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Frequently Asked Questions (FAQs)
1. Can I do anything about my chances for vision loss?
It is estimated that half of visual impairment and
blindness can be prevented through early diagnosis and timely treatment.
Despite cost-effective treatment and eye preservation interventions,
the number of potentially blinding eye diseases continues to escalate.
Increased awareness can help — remind family members and friends at
higher risk for eye diseases and vision loss to have their eyes examined
2. What are the major causes of vision loss for individuals aged 40 years and older?
The prevalence of blindness and visual impairment
increases with age in all racial and ethnic groups. The major eye
diseases among people 40 years and older are age-gelated macular
degeneration, cataract, diabetic retinopathy, and glaucoma.
3. What should I know about diabetic retinopathy?
Diabetic retinopathy is the leading cause of blindness
among working-age (ages 20–74) Americans. It is caused by changes in the
blood vessels of the retina. Efficacious and cost-effective
interventions to detect and treat diabetic retinopathy are available.
Individuals with diabetes should have a dilated eye exam each year, but
only about two thirds receive the recommended exam. Moreover, good
management of diabetes by good glucose, blood pressure, and lipid
control can reduce the progression of diabetic retinopathy. People at
risk for diabetes should modify their lifestyle to delay or prevent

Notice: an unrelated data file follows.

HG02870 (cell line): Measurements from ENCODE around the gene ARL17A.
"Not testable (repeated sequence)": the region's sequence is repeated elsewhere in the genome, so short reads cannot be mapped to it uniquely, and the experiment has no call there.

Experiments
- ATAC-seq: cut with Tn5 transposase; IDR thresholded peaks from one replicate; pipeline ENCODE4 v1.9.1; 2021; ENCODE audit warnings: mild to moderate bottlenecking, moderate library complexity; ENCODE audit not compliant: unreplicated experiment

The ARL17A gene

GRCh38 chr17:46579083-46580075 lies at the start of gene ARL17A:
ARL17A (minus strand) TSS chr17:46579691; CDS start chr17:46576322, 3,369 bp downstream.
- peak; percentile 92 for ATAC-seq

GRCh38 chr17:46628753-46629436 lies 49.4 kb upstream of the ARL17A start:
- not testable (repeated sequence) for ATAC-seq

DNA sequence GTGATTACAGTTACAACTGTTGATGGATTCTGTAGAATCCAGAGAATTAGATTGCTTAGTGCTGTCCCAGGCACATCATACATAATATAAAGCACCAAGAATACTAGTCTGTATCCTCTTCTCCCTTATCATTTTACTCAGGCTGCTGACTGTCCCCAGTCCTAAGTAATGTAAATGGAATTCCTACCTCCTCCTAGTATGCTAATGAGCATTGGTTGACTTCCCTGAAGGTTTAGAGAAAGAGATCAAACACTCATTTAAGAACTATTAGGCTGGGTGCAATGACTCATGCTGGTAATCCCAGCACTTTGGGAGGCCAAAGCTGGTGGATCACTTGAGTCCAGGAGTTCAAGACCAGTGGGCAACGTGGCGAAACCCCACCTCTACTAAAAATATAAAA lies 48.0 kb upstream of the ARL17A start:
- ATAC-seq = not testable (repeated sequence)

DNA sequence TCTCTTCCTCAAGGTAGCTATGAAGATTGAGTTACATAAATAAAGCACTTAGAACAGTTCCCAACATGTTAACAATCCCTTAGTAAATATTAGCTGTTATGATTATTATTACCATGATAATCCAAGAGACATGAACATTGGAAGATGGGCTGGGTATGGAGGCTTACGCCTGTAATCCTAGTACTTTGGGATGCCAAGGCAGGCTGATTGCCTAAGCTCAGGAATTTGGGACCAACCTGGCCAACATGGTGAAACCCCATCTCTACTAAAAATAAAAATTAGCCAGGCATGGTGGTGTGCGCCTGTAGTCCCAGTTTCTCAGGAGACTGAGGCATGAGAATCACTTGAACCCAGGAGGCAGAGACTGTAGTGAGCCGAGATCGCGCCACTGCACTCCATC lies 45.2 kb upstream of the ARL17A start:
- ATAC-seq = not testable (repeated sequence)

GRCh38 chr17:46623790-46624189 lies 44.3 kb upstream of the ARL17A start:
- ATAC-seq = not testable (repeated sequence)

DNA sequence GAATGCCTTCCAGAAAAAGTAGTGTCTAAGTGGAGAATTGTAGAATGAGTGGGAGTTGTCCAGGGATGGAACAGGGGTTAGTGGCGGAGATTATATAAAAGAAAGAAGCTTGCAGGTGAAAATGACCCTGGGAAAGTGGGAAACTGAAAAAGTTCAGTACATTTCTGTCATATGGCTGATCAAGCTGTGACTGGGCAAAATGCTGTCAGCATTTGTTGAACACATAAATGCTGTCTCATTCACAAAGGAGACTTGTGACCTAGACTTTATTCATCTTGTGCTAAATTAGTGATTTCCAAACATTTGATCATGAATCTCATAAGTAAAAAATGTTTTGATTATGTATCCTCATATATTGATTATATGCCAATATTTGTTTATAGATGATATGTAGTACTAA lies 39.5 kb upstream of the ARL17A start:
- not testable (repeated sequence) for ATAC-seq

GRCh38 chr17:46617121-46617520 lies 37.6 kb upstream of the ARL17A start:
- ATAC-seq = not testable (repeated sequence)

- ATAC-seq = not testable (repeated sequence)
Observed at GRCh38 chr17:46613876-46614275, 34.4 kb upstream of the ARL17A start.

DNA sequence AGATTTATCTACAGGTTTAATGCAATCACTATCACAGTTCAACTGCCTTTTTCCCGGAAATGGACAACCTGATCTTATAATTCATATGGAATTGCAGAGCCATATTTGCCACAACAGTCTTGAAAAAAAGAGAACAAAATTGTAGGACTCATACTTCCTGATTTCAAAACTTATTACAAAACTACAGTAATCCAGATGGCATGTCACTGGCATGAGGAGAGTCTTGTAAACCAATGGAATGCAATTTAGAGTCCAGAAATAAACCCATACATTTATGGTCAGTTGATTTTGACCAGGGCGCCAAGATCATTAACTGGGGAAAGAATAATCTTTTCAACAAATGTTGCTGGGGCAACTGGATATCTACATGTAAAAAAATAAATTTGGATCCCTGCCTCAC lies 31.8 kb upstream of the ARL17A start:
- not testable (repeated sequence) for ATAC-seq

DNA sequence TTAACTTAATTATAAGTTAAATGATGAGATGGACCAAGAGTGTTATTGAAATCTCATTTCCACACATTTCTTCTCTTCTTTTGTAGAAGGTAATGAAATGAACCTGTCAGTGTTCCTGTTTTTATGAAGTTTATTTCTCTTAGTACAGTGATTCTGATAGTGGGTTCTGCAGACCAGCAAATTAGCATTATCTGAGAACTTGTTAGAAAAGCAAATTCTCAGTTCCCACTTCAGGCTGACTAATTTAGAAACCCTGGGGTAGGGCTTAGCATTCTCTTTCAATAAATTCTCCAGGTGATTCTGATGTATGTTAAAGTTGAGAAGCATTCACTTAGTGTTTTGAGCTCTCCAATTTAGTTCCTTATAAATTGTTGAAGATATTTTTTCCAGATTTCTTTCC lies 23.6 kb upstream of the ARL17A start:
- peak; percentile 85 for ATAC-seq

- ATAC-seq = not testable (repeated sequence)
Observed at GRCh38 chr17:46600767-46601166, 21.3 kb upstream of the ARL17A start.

diabetes by good diet and physical activity.
4. What should I know about cataracts?
Cataracts are a major cause of vision loss. Among Americans
aged 40 years and older, 20.5 million, have cataracts. Cataract removal
surgery can restore vision, and this surgery is highly cost-effective;
however, among African Americans, unoperated senile cataracts remain a
major cause of blindness. Some possible risk factors other than age
could be diabetes, smoking, and prolonged exposure to sunlight.
5. What should I know about age-related macular degeneration?
About 1,600,00 Americans aged 50 years and older have
AMD. Treatment with zinc and antioxidants has been shown to reduce the
risk and progression to advanced AMD among people aged 50 years and
older. The greatest risk factor is age; however, other risk factors
include, smoking, obesity, family history, race (white), and gender
(female). Eating healthy diet, exercising, and avoiding smoking can
reduce the risk of AMD.
6. What should I know about glaucoma?
Glaucoma can be controlled and vision loss stopped by early
detection and timely treatment. Nevertheless, half of all people with
glaucoma are not diagnosed and glaucoma is still the number-one blinding
disease among African Americans. People who are at risk for glaucoma
are African Americans aged 40 years and older, everyone older than age
60, especially Mexican Americans, and people with a family history of
glaucoma. People falling in these groups should have a dilated eye exam
every two years by an eye care professional.
7. What should I know about amblyopia or lazy eye?
Amblyopia is the most common cause of vision
loss among children. It affects 2 to 3 out of 100 children. If it is not
treated timely and properly, it can stay through adulthood. It is a
very common cause of vision loss in one eye among children and young